This week, I’m going to use my academic background to tie together disparate elements of society into one idea. As a PhD student I had to combine multiple, often contradictory, sources to form one coherent thesis. I’m harnessing this training into a short talk about sports, television, politics, power and money. It sounds like an awful lot to cover, but in my mind they work together.
So I start with sport. Specifically, American football. I’m a big fan of NFL football. I’ve been watching the sport since I was a child and have been to a few games in person. It’s a sport that has elegance, creativity, wits and battles of the mind/coaching. Yes, it’s also an extremely violent, sometimes sickening sport, where grown men (some of whom have admittedly used Performance Enhancing Drugs — PEDs) crash into each other for money and fun. Some might think pro football players are over-paid, since they get hundreds of thousands (and sometimes millions) to run around passing, catching or blocking for an oval-shaped ball. Yet there have been numerous (1, 2, 3, 4) recent articles to increased health risks for playing the sport, ranging from concussions to Alzheimer’s and dementia or more. So I have no problem when players try to maximize their contracts, such as San Francisco quarterback Colin Kaepernick is trying to do.
Next, I want to discuss the Panama Papers and two HBO shows. If you’re not aware, the ‘Panama Papers‘ area lot of data from a Panama-based legal company which got released to an international consortium of journalists. The papers detail a global network of tax avoidance by the super-elite. The two HBO shows I refer to are The Wire and Last Week Tonight With John Oliver. The most recent episode of John Oliver (3 April 2016) dealt with US Congressional fundraising and the insane requirements of it (in a link below, which may not work outside of the US); and season 4 of The Wire deals, in part, with that on a smaller, city scale.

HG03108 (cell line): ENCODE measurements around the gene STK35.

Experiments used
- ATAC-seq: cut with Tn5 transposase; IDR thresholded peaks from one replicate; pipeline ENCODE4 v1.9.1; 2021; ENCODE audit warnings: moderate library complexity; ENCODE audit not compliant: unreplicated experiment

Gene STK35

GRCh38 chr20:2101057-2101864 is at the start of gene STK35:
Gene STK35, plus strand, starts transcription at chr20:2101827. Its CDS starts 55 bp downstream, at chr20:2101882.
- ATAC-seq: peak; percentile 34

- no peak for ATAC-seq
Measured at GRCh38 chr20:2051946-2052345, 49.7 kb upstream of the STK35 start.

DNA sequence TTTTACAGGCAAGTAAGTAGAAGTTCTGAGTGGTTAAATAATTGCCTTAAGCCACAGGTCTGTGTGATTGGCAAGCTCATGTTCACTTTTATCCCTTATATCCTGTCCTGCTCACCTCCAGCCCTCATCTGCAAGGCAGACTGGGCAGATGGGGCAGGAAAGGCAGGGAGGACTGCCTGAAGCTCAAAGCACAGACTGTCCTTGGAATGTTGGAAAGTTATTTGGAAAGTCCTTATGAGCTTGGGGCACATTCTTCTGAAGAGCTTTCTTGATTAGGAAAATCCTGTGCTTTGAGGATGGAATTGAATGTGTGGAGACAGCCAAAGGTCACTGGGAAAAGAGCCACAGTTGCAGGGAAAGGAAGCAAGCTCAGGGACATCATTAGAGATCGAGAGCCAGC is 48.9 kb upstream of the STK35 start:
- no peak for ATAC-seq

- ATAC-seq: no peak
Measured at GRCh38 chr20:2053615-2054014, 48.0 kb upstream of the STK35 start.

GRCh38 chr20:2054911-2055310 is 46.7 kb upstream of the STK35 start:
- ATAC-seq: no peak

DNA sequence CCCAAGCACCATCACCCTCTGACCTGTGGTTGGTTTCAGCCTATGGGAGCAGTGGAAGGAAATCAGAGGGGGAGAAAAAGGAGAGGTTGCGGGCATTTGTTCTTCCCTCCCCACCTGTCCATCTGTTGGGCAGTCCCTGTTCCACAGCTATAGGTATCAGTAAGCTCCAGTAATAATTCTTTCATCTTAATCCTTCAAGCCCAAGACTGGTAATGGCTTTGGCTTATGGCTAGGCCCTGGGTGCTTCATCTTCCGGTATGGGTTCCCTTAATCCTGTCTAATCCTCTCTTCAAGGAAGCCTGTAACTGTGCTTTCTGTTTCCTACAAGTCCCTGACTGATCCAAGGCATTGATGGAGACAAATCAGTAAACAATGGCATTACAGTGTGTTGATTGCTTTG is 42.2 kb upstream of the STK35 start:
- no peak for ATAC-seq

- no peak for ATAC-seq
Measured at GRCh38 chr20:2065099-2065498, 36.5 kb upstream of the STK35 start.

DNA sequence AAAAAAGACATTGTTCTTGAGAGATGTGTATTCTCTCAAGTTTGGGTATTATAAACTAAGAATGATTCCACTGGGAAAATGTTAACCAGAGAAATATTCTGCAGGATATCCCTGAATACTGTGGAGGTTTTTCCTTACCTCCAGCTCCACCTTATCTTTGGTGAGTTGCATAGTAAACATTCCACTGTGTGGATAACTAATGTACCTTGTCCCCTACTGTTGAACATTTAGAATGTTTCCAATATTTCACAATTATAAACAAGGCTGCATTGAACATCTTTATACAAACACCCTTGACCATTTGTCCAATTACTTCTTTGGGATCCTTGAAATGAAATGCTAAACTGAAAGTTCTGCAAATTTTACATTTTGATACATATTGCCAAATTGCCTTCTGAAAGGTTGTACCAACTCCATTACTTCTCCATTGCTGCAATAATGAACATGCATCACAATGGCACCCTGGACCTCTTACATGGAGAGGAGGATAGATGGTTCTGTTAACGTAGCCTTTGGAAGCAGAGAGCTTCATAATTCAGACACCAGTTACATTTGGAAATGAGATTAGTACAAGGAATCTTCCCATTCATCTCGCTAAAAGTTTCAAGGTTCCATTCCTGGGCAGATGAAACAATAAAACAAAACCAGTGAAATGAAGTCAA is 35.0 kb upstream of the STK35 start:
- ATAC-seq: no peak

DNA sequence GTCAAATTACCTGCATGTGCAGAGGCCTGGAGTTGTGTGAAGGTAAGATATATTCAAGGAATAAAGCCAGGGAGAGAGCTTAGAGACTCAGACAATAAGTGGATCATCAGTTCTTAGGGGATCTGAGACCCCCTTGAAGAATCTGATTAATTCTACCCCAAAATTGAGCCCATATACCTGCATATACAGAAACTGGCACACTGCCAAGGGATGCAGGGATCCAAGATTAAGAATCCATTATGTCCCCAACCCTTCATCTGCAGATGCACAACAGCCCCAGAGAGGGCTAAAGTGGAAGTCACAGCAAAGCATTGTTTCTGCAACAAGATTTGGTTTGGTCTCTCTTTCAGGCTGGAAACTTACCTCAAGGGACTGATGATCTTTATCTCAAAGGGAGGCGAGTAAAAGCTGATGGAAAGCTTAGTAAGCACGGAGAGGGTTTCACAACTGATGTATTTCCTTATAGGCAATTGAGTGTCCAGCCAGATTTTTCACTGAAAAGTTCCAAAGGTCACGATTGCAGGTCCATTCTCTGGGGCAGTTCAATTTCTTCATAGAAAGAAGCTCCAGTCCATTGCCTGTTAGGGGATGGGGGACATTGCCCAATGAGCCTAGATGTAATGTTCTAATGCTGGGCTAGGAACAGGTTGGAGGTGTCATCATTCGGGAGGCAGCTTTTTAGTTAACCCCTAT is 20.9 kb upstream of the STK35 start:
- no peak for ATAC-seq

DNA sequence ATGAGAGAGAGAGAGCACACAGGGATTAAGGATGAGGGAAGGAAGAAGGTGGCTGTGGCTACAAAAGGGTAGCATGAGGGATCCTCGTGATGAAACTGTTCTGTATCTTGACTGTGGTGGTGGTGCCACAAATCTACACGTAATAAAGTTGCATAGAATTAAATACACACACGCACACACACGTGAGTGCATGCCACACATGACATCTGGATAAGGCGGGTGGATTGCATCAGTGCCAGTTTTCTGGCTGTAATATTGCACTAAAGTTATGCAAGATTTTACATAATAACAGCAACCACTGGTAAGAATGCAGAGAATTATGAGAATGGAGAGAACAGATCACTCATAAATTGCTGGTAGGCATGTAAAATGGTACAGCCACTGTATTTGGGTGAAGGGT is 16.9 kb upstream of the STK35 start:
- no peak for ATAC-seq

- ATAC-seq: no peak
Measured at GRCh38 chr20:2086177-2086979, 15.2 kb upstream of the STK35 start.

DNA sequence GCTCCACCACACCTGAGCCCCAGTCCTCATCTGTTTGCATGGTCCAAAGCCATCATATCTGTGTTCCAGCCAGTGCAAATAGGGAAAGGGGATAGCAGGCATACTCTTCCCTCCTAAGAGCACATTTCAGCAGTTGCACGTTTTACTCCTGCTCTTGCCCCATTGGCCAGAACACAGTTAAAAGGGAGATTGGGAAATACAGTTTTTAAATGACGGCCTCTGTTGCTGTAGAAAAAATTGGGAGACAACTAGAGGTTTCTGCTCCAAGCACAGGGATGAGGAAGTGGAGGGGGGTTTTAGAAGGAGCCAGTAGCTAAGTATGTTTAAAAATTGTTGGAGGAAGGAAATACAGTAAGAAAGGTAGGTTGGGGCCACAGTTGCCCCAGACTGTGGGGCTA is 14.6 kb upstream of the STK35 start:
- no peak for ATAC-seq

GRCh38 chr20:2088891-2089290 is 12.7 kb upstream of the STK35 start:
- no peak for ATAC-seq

Now, to draw the links between between TV, potential political corruption, tax avoidance and sport. In all of the things I’ve mentioned, there’s a bit of a David vs Goliath phenomenon going on. For Kaepernick, he’s the David, the individual player, against the Goliath of an NFL team or teams. In both The Wire and the John Oliver piece, the politicians are calling wealthy (potential) donors for contributions, leaving the average citizen without a voice. Another storyline during season 4 of The Wire is the lengths those in power will go to in order to maintain that power. This is very clear in the Panama Papers, where it shows that there’s a clear divide between those who have the wealth and power to set up tax havens and those who don’t.
What seems clear, to me at least, is that in all of these instances, is the immense, uphill battle individuals face to better themselves in the face of institutional obstacles. If you’re poor (or even middling middle-class, honestly), let alone a minority of any sort, politicians won’t listen to you because you’re not a donor. Corporations have the power and will try to exploit you. Those in power will do everything in their power to make sure you remain powerless, moneyless and ignorant of the truth.
Life is a struggle. But there are good things, too. Friends, family, the potential for fun. Don’t forget about those things. For me, those fun things (in addition to television and movies) mean music and boardgames. For others it could be sport, religion, writing, raising animals or almost anything else. Those are important things. But it shouldn’t stop you (or me) from fighting for a slice of the power, too. I keep hoping, probably due to the Trekkie inside me, that some day we can overcome these petty struggles and unite as a worldwide, perhaps galactic-wide race, intent on actually betting ourselves and those around us.